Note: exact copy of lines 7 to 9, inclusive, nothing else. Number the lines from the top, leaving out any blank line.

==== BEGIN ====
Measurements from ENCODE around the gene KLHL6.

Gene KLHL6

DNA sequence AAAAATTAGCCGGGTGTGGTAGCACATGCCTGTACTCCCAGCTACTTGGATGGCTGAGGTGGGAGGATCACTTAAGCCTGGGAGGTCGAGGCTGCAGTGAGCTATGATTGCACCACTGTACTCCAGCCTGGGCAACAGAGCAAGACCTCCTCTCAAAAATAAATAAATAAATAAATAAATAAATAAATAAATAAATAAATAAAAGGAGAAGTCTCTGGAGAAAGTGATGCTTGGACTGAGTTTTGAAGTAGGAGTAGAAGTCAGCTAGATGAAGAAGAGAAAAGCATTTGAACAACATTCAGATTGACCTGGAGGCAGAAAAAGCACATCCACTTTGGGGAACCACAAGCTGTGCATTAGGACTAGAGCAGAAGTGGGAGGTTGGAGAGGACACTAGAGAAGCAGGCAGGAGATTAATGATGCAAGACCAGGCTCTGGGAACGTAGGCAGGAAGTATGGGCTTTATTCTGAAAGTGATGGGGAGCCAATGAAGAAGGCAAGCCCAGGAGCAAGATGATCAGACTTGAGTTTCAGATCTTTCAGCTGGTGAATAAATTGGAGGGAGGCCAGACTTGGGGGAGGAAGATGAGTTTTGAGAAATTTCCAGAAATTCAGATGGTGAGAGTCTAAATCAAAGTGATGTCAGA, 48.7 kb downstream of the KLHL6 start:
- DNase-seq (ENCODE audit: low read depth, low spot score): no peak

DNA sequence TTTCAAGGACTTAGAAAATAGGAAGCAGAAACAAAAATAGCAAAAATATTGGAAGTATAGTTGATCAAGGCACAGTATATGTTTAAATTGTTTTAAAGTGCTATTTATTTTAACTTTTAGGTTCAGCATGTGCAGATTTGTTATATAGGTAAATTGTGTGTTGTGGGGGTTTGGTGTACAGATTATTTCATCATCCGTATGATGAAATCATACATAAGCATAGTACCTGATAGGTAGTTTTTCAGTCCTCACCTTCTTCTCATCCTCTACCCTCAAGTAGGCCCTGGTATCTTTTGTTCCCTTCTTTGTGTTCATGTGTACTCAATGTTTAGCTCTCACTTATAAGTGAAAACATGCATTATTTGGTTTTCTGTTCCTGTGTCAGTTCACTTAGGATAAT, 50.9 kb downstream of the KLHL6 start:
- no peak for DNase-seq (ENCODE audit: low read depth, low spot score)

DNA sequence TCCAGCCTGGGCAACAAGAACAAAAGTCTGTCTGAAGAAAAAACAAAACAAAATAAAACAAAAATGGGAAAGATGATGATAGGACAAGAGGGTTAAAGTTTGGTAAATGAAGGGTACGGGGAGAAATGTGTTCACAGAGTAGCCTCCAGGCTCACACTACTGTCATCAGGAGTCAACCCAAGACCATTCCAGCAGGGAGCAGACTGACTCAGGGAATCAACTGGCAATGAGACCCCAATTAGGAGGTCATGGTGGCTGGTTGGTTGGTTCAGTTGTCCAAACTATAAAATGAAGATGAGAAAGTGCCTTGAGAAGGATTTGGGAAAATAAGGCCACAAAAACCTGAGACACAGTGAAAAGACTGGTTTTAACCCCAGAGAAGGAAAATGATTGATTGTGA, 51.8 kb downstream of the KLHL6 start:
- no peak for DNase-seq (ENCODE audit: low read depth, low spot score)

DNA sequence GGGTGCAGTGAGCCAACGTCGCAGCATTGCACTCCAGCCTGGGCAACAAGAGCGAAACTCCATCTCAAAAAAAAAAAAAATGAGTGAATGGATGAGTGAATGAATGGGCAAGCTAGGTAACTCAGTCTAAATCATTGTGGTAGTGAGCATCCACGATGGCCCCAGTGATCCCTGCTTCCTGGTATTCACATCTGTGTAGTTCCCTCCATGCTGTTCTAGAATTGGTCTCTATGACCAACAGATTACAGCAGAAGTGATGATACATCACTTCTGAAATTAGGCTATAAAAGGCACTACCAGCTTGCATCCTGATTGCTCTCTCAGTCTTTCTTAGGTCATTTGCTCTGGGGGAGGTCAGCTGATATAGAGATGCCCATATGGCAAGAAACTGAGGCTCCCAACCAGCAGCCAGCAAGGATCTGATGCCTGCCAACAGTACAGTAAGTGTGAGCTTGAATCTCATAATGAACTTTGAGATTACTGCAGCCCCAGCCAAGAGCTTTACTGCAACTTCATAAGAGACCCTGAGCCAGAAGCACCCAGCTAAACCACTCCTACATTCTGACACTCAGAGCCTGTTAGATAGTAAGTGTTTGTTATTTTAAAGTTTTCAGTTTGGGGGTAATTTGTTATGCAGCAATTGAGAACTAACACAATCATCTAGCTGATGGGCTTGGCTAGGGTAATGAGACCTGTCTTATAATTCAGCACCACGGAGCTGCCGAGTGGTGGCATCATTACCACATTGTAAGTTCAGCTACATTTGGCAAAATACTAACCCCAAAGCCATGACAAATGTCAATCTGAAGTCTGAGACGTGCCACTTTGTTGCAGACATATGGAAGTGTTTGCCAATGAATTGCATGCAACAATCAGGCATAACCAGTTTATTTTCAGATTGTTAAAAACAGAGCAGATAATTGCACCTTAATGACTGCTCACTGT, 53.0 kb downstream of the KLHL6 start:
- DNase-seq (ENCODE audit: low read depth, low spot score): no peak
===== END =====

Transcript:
DNA sequence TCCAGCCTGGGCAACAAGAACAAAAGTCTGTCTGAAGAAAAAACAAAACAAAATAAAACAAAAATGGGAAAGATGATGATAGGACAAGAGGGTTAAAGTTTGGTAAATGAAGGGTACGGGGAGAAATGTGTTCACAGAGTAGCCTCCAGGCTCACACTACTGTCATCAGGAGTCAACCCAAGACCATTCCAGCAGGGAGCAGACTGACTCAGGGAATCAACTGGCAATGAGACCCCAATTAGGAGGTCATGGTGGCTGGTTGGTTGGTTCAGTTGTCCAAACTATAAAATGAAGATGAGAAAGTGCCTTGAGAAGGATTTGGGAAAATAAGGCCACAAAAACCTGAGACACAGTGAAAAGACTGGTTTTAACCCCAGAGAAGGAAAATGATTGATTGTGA, 51.8 kb downstream of the KLHL6 start:
- no peak for DNase-seq (ENCODE audit: low read depth, low spot score)

DNA sequence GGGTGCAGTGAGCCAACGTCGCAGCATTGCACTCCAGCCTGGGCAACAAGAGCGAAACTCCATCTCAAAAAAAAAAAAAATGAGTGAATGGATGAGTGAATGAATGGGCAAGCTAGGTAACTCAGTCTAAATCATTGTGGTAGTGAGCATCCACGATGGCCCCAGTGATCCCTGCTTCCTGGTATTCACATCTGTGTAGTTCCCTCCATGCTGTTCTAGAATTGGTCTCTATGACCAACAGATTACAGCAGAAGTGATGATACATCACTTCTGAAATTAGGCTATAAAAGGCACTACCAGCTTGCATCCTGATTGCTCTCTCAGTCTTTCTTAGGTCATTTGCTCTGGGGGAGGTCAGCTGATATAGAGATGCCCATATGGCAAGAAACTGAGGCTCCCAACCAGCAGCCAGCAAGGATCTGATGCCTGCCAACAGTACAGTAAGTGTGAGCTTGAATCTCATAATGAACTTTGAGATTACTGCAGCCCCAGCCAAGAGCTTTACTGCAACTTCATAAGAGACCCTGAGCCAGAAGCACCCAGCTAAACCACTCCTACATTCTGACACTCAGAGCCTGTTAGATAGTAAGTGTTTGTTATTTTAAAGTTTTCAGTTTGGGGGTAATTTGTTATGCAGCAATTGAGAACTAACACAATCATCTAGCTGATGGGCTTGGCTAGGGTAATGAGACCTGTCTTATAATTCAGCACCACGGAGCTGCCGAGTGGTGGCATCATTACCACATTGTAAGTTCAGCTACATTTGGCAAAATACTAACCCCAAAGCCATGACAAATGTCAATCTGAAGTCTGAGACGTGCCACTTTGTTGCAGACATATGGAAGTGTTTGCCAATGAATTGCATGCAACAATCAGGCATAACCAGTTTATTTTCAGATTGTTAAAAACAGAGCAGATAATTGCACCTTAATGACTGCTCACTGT, 53.0 kb downstream of the KLHL6 start: